What is SCP
OpenSSH’s SCP (secure copy, remote file copy program) is a program based on the insecure RCP (remote copy) command-line API. It mimics its semantics and follows a similar logic as the
cp command for local copy. The RCP protocol was designed in the 80s without security in mind and SCP even now does not provide enough input validation to be completely secure. The protocol is very flexible and some use cases depend on obscure shell expansions, quoting and quotes dropping, making its maintenance and future development very hard.
In recent years, we fixed several vulnerabilities such as CVE-2018-2068 or CVE-2019-6111. These allowed a malicious server to modify the files on the client file system, but fixes for them, adding file-name validation, already broke some existing use cases. There is a newer CVE-2020-15778 without a released fix, causing possible command execution on a remote server by appending it to an scp command and we can expect more to come. Note that this is not a privilege escalation as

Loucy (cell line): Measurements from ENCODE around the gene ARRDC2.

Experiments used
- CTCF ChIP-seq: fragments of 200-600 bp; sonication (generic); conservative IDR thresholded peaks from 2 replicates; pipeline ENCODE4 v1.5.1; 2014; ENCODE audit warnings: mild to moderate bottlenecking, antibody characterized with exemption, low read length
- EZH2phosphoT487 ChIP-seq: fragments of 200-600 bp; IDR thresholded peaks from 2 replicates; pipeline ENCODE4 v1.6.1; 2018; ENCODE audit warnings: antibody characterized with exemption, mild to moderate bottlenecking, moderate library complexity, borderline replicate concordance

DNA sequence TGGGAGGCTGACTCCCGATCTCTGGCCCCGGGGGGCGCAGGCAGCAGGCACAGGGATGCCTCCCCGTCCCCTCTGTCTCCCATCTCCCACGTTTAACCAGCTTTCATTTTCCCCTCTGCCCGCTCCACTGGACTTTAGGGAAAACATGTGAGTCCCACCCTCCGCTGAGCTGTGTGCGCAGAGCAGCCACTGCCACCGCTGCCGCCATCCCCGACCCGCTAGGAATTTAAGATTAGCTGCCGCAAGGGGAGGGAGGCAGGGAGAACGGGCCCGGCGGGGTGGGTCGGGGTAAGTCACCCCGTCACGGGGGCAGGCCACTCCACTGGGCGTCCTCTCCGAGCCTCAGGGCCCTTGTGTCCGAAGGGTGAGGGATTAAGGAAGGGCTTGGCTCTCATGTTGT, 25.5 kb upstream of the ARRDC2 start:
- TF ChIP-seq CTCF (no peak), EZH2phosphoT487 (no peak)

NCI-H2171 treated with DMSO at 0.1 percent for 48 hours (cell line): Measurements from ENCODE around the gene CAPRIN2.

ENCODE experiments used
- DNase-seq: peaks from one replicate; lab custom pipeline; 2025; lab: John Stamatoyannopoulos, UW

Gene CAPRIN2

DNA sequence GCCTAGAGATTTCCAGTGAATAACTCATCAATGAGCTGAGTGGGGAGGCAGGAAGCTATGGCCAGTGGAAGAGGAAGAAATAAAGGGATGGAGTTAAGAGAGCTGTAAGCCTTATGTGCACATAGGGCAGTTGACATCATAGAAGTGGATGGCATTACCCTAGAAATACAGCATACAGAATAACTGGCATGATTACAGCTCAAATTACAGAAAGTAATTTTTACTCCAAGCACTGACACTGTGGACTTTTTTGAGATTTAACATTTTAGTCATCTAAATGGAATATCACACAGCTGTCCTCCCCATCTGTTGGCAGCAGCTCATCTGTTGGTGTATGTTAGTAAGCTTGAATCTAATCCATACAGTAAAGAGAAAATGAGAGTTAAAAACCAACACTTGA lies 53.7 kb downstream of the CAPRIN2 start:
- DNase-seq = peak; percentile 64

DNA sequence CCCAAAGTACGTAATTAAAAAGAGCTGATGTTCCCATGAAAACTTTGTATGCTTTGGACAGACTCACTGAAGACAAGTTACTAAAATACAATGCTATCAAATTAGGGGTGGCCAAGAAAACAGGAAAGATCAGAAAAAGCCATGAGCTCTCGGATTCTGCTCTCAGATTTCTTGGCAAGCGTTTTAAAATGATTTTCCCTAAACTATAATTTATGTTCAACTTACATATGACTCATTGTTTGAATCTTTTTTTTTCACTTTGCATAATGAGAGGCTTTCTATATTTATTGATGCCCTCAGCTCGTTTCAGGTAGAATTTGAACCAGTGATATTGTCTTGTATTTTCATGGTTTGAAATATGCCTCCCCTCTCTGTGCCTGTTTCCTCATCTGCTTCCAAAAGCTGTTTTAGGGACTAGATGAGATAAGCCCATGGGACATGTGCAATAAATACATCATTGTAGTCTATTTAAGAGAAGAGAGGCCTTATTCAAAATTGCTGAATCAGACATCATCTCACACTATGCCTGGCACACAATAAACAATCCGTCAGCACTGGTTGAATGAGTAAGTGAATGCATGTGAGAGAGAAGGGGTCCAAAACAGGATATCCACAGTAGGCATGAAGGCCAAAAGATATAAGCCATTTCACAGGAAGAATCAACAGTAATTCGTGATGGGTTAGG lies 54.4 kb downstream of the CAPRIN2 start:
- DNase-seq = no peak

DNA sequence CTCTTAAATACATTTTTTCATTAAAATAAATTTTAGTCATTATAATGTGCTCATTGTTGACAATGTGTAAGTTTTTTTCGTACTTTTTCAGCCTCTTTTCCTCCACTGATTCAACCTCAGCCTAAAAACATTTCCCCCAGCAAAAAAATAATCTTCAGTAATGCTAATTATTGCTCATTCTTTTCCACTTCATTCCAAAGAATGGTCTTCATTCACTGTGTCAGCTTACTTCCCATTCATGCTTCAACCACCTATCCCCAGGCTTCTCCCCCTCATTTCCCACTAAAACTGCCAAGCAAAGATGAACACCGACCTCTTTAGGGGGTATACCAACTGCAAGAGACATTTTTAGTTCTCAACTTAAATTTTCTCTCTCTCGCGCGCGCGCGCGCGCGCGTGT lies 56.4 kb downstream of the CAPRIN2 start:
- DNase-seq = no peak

scp requires remote command execution by design.
The patches for these vulnerabilities are usually breaking existing corner cases used for decades and therefore there is a very low chance of fixing them in existing RHEL releases where we retain backward compatibility.
In this regard, we cannot recommend using SCP anymore for our customers in new applications or scripts as a program to copy files remotely. Customers should consider using the SFTP protocol instead (implemented in the
sftp binary or through the libssh library), which is well defined, does proper input checking and can grant more fine-grained permissions. The other possibility is using
rsync with SSH transport for its simpler command-line API.
We are considering various options in addressing the SCP vulnerabilities problem in future RHEL releases.